Editors choice: SmartBiz
- Large network of SBA lenders
- Low potential APR
- Fast turnaround for an SBA loan
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Finding the right business loan involves knowing how fast you need the funds, how long you need to repay the loan and how much you’re willing to pay in costs. To help you choose the best fit, we’ve reviewed over 130 business loans — SBA loans, term loans, lines of credit, merchant cash advances and more — to help you compare.
Business loans reviewed
Hours of extensive research
Business loan experts
Business loans work by providing your company with funding to grow, cover cashflow gaps and other expenses.
With a traditional business loan, you can typically borrow from $5,000 to $5 million at rates starting at 5%. You repay the funds plus interest and fees in monthly installments, often over over five to 20 years.
Some business lenders require collateral, while others offer approval on your creditworthiness, revenue and other factors. If you can’t qualify for a business loan, there are alternatives.
There are several different types of business financing out there, each offering different terms and benefits. Which one is best for your business depends on its specific situation. If you’re buying machinery for your business, you might want to consider equipment financing. If you’re struggling with cashflow, a merchant cash advance, invoice financing or factoring might be the way to go.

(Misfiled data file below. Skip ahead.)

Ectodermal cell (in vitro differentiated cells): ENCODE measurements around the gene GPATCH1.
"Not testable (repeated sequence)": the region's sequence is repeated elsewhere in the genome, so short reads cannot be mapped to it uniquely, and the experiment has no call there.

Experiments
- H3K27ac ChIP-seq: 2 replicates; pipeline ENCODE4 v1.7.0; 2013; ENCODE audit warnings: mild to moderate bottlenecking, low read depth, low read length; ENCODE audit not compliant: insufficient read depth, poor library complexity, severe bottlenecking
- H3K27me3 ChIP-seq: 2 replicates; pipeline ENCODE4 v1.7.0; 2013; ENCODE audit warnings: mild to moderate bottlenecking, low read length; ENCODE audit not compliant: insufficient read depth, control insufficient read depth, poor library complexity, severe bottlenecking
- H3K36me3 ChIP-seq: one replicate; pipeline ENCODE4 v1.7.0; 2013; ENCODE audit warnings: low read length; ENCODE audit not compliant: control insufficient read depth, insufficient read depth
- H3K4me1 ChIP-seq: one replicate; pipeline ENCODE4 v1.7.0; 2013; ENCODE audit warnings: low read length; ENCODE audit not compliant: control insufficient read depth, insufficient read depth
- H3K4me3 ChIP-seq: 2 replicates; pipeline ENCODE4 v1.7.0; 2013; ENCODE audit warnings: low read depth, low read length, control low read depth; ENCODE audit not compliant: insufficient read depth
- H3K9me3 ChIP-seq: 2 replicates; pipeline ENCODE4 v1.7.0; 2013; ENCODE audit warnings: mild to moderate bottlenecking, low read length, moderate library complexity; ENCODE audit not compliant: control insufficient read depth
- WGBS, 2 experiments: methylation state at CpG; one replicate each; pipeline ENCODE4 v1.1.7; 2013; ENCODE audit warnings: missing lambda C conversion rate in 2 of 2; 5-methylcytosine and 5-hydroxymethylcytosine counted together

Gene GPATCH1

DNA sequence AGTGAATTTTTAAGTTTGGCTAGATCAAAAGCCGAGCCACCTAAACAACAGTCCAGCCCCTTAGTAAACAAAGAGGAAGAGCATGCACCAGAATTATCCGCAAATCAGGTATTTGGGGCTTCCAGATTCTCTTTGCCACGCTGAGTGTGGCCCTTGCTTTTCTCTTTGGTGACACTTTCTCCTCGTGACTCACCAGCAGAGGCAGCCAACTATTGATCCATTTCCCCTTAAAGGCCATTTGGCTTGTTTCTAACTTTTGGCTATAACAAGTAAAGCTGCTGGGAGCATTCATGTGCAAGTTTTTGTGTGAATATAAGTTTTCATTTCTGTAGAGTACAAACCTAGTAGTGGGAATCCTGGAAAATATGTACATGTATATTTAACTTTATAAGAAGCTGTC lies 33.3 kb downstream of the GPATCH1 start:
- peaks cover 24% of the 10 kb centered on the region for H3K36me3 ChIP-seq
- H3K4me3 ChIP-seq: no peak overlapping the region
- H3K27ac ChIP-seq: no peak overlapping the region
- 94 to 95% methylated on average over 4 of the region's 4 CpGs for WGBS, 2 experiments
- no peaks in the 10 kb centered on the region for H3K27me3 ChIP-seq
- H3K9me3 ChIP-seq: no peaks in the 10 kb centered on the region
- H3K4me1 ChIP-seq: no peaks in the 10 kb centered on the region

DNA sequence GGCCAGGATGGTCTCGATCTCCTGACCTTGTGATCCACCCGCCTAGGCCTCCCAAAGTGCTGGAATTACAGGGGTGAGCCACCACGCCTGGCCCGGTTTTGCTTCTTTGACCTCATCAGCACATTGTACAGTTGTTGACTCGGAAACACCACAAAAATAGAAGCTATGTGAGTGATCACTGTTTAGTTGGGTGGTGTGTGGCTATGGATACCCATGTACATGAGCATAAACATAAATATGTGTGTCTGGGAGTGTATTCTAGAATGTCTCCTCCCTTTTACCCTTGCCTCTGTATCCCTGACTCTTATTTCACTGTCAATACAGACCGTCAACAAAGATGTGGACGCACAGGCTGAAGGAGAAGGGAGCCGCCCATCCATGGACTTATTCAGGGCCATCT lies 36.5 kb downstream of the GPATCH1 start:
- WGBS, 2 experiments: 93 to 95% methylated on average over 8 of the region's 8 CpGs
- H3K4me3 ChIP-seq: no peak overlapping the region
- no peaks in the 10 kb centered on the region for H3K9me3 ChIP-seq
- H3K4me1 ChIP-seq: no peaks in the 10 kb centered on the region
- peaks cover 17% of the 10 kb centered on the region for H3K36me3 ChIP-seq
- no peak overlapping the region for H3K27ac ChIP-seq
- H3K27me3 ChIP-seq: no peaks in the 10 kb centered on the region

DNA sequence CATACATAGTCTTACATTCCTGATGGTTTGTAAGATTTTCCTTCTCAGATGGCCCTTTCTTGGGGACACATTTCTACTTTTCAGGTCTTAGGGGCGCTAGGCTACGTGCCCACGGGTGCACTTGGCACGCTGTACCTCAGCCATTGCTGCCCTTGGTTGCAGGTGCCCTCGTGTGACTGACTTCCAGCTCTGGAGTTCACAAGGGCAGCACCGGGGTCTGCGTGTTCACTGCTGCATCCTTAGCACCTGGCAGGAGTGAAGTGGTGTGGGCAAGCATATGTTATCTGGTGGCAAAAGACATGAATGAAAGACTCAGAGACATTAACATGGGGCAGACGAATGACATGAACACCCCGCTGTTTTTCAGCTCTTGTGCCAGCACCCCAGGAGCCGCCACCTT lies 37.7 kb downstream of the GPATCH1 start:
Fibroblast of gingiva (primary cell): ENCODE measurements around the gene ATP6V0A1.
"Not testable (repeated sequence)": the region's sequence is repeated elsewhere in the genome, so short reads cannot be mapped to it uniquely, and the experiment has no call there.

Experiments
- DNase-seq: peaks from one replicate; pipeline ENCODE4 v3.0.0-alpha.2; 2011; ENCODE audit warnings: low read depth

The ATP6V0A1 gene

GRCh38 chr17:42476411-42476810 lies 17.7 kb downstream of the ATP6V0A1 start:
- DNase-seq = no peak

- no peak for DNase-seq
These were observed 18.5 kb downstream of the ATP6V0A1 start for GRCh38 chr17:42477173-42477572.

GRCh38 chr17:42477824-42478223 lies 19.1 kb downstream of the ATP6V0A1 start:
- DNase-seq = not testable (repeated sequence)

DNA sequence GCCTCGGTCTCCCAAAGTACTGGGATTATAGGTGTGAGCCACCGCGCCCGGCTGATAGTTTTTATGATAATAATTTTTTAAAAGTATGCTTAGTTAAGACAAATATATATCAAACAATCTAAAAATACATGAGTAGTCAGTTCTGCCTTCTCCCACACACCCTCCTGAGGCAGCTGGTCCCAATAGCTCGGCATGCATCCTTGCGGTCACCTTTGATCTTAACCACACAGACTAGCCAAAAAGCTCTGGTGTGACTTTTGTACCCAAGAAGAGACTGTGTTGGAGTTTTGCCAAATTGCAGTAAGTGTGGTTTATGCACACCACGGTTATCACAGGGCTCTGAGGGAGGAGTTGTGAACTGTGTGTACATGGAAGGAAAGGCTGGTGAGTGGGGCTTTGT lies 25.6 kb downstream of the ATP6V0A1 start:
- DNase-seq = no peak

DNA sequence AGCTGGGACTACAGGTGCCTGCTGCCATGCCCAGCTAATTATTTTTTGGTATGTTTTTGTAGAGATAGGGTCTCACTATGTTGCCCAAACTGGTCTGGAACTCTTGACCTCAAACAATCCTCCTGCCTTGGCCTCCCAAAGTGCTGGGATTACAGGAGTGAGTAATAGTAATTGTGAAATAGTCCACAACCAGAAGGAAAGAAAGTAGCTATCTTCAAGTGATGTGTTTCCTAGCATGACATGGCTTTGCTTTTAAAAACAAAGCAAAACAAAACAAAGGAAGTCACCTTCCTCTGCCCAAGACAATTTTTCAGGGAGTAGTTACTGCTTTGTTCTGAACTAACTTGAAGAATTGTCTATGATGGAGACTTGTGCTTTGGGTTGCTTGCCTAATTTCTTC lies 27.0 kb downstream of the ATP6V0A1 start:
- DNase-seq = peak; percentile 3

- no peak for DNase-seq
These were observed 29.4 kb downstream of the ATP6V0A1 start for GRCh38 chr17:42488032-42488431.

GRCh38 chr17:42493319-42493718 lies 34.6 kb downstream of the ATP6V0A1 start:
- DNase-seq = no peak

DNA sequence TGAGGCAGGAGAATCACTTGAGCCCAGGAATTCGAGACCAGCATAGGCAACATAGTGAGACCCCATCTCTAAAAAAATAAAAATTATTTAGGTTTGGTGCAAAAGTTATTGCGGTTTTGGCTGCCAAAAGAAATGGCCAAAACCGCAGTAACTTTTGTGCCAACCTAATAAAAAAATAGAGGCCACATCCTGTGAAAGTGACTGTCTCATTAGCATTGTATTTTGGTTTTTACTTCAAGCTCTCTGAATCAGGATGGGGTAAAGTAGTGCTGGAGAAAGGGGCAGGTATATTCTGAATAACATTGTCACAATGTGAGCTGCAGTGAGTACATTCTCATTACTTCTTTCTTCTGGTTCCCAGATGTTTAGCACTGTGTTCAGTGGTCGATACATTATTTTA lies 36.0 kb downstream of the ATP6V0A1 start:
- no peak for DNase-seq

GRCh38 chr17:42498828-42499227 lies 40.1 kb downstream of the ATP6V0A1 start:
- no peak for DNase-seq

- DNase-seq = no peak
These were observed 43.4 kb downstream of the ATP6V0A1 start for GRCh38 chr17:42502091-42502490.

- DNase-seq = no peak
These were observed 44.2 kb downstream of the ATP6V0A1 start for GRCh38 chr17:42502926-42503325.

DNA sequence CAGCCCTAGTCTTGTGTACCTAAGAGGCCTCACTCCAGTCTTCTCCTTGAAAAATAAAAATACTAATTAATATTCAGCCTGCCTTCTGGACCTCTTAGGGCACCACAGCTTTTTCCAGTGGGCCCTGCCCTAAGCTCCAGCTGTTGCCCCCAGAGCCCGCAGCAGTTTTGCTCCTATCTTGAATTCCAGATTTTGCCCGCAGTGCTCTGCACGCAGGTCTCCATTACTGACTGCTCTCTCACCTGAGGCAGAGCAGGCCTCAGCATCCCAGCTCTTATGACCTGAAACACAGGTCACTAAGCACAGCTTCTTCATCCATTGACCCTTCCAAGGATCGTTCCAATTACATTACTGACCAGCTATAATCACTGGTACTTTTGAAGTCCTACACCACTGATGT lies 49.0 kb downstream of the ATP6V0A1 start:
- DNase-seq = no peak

Fixed-term business loans come with interest and fees:
The total interest and fees is express as an annual percentage rate, or APR. It’s the easiest way to understand how much your loan is going to cost you over time. However, not all business loans display their costs as an APR.
Business loan rates can range from 6% to 60% APR depending on a variety of factors. These include the type of loan, your time in business, industry, owner credit scores, monthly revenue and lender. They’re typically higher than what you’d get with a personal loan or mortgage — even if it’s secured.
With merchant cash advances, you’ll run into something called a factor rate, which is a number your lender multiples your loan amount by to come up with the amount you’re on the hook to pay back. Rates range from 1.14 to 1.18 but can get as high as 1.30.
Alternative business loans that typically serve high-risk industries and owners with bad credit can come higher costs. The pricing usually works like a factor rate — lenders often express it as cents on the dollar.
Some business lenders charge the loan cost as a fee rather than an interest rate. Invoice factoring, for instance, typically charges something called a discount fee, often 0.5% to 6% of the value of your invoices. It can be a fixed rate, but the longer your clients take to pay off an invoice, the more you’ll likely pay.